FOR KIDS AGED 10-11

Passive Voice (KS2) Made Easy For Parents

Mum sat with her daughter helping her write out practice sentences to learn the passive voice in English.

Image © freepik, under a Creative Commons license.

While school holidays are drawing to a close, we know many of you will be using the last few days and weeks to squeeze in some homeschooling.

We also know that explaining year 6 English terms to your child can be challenging, particularly when struggling to find concrete examples. However, it can be simple to explain once you have a grasp of the key concepts and how to help your child work through them.

This article will define passive voice, give examples of both active voice and passive voice and how you can best support your child's English writing practice. Thanks to our handy guide, you'll be able to work through key concepts with them in no time.

Mum and KS2 kid lying on floor drawing on paper to help learn the passive voice.
Image © mego-studio, under a Creative Commons license.

What Is Passive Voice?

There are two ways of defining sentences, as passive or active. Put simply, passive voice refers to a sentence where the subject has something done to it by someone or something else. An example would be: The rabbit was being chased by Oliver. In this case, the rabbit (the subject) is being chased (the verb) by Oliver.  Here, because the subject of the sentence isn't doing the action, the verb is a passive verb.

If it is unclear who is performing the action in a sentence, it is passive, for example: The rabbit was being chased. We don't know who is chasing the rabbit, therefore it is a passive sentence.

Using passive voice can make information sound more formal, often useful in scientific report-writing. For example: The object was weighed and its volume was written down. Here, it's unclear who is performing the action so the information is more objective.

By contrast, the active voice is a sentence in which the subject is performing the action themselves. In this case: Oliver was chasing the rabbit. Here, Oliver (the subject) is performing the action, 'chasing' (the verb). In this instance, because Oliver is doing the action the verb is an active verb.

Three young kids lying on the floor drawing on paper to help learn about the passive voice.
Image © freepic.diller, under a Creative Commons license.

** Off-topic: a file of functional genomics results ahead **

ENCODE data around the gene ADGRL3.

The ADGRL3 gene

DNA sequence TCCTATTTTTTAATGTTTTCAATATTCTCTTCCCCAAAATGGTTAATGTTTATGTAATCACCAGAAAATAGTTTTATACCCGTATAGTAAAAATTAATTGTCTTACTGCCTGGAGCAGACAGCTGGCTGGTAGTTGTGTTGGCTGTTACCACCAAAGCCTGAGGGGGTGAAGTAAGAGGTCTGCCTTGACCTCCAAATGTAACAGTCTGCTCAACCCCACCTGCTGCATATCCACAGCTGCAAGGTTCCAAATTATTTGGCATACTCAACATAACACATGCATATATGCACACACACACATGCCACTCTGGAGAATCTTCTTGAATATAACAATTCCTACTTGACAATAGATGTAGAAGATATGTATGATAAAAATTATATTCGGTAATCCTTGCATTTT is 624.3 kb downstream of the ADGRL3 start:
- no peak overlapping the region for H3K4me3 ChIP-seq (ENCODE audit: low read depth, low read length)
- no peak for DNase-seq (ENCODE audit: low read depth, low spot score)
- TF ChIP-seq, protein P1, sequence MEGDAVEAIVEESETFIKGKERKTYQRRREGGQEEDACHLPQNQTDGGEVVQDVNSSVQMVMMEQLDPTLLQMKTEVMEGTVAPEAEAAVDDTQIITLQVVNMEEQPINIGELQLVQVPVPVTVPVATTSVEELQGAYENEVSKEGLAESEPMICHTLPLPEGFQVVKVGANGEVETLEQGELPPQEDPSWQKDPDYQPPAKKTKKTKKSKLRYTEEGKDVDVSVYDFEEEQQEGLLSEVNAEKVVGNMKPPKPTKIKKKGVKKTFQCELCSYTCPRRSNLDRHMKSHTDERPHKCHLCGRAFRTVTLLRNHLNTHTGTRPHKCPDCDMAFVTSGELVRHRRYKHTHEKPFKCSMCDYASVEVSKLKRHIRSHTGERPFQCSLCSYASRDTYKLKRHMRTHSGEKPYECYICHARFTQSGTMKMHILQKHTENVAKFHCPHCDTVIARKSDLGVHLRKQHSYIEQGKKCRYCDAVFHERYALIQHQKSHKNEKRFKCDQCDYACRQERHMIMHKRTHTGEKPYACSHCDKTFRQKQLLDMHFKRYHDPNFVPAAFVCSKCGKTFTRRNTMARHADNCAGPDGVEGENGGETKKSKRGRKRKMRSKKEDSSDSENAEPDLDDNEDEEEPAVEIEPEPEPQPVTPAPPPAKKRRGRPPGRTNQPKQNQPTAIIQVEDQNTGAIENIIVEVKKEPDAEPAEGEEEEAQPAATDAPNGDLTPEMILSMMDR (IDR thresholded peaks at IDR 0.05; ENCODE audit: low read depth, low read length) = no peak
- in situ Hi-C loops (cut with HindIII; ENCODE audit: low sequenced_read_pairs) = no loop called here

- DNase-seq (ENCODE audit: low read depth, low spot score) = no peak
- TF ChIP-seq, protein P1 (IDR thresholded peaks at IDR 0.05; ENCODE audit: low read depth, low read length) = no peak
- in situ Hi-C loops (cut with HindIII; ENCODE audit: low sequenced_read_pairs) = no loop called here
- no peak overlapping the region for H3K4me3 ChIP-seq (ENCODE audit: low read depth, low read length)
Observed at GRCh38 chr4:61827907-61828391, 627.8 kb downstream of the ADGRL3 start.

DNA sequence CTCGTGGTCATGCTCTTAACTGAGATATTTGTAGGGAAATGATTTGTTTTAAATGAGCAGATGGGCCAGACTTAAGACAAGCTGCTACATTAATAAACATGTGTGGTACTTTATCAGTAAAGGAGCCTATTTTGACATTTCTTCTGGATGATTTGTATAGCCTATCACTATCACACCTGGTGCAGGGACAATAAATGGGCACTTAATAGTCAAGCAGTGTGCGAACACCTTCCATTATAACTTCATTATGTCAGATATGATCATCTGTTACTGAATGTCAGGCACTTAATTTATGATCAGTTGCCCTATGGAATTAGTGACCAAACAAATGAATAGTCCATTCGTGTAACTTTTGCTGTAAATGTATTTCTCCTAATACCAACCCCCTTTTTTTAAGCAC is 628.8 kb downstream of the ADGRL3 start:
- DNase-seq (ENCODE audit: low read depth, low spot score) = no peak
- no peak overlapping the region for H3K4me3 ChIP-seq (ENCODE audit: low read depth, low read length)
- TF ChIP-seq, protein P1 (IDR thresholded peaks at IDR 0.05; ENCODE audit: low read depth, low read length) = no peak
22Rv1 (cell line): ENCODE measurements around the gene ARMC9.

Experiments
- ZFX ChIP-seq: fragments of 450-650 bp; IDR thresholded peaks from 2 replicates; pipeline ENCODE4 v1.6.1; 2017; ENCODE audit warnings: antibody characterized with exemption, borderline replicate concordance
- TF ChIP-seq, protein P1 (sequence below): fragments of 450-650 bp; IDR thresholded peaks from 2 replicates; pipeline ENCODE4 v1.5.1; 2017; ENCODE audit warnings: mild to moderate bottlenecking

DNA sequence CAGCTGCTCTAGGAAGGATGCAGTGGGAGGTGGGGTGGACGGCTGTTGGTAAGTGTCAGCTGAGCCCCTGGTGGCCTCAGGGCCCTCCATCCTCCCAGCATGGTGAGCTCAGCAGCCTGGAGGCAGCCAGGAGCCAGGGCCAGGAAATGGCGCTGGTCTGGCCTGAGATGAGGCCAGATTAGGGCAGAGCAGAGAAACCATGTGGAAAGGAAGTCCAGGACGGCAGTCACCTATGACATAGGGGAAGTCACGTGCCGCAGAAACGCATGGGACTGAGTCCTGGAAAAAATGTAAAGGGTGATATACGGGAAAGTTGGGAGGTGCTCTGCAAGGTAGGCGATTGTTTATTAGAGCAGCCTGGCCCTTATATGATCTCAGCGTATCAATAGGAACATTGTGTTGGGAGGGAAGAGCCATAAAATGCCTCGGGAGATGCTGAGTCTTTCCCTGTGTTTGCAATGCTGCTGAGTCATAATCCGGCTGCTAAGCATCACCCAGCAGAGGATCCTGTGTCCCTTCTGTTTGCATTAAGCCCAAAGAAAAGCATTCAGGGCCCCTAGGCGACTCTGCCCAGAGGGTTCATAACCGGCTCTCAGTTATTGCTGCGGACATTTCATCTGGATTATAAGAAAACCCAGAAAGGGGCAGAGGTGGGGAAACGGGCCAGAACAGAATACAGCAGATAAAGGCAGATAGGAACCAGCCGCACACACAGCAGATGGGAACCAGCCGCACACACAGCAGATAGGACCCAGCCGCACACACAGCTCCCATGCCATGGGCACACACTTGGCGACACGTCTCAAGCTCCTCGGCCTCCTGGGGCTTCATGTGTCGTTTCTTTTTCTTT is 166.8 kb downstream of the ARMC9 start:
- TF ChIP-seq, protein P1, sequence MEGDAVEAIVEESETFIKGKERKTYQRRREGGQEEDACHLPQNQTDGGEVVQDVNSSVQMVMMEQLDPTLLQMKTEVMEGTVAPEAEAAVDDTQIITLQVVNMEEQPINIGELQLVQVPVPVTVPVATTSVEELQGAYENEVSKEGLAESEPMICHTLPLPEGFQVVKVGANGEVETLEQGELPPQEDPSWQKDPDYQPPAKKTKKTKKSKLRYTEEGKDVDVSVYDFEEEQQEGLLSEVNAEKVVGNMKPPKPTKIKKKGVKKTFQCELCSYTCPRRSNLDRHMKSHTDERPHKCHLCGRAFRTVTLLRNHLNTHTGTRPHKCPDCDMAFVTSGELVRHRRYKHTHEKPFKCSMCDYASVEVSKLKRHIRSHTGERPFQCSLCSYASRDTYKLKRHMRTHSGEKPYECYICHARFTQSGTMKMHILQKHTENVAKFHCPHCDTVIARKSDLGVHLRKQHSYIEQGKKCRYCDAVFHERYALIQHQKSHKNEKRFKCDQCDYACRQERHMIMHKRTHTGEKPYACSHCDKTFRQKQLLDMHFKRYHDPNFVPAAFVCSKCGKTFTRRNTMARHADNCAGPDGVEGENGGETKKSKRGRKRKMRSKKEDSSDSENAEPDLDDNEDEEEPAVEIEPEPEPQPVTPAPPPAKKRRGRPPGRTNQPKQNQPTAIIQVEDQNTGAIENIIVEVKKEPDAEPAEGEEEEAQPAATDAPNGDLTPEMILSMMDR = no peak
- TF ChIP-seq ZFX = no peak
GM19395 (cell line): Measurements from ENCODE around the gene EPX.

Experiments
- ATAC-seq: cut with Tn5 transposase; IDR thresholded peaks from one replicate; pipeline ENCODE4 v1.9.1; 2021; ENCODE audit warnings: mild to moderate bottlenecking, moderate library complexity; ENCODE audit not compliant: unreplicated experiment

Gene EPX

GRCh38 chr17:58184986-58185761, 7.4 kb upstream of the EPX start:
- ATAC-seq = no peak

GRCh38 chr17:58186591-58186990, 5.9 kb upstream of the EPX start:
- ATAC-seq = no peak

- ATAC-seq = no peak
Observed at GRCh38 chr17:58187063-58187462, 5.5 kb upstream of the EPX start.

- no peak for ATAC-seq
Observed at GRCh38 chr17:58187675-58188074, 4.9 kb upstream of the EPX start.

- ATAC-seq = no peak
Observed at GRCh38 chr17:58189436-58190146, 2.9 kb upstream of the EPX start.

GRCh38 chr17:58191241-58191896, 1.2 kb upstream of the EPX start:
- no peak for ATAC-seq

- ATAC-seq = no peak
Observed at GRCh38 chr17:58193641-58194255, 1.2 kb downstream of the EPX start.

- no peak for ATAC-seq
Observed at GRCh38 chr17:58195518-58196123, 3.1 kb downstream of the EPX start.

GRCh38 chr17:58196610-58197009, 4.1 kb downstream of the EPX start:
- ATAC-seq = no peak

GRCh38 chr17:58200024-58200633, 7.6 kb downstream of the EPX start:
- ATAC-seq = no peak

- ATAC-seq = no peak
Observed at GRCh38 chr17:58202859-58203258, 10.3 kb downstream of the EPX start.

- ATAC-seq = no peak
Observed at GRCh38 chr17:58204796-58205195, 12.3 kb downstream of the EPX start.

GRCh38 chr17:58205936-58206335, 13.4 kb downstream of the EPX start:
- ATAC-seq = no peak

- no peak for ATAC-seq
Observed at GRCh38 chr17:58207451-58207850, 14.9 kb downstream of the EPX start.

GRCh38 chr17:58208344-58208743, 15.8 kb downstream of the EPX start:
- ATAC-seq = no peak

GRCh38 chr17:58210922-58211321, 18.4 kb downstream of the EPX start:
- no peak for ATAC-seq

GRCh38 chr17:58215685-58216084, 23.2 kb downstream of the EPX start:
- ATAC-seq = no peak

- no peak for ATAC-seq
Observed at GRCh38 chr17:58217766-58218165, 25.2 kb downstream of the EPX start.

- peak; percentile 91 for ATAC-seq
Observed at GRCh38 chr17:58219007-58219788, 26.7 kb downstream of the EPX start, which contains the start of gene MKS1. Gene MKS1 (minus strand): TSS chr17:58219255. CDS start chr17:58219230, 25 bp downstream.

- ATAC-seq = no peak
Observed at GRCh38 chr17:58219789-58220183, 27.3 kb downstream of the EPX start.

What Do Children Need To Know About Passive Voice (KS1 And KS2)?

Children learn how to use the past, present and future form of verbs in KS1 English, year 1-2. In KS2, year 3, 4 and 5, children cover the basics of the verb tenses and should have an understanding of how the passive can affect the information given in a sentence.

In year 6, students are required to know how to use active and passive voice to change how information is presented in a sentence. As part of their English SAT, they may be tested on passive sentences and must be able to recognise these and how to restructure them.

As part of their schoolwork, they may be asked to identify passive verbs or be given a verb  - such as to give or to walk -and write these in their passive form. They may also be given an active sentence and be asked to rewrite it to make it passive instead.

Dad and son reading a book together to see examples of the passive voice in writing.
Image © pressfoto, under a Creative Commons license.

How To Teach Passive Voice To Children

You can help year 6 children identify active and passive voice (KS2) in sentences by following some simple rules:

1. If there is an action being done to the subject, it is passive.

2. If the subject is performing the action, it is active.

3. If it is not clear who is performing the action, it is passive.

It can be helpful to create a list of sentences and get your child to practise writing the verbs in their passive form. Using easy-to-remember subjects (like the name of a family member, friend or pet) and actions that they like doing themselves (running, playing, eating) are useful to help engage their understanding. Some example sentences are:

  • Freddy ate five fish fingers for dinner
  • The owner walked his dog
  • The man threw the anchor over the ship  
  • The puppy chewed the slipper
  • Rachel finished her lunch
  • The bird laid the egg

There are also lots of resources online to support your child's active and passive voice year 6 learning. Educational websites have printable worksheets and practice SPaG test papers so they can assess their progress. Additionally, there are online videos that give great visual examples of active and passive (KS2) sentences.

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Kidadl Team

The Kidadl Team is made up of people from different walks of life, from different families and backgrounds, each with unique experiences and nuggets of wisdom to share with you. From lino cutting to surfing to children’s mental health, their hobbies and interests range far and wide. They are passionate about turning your everyday moments into memories and bringing you inspiring ideas to have fun with your family.

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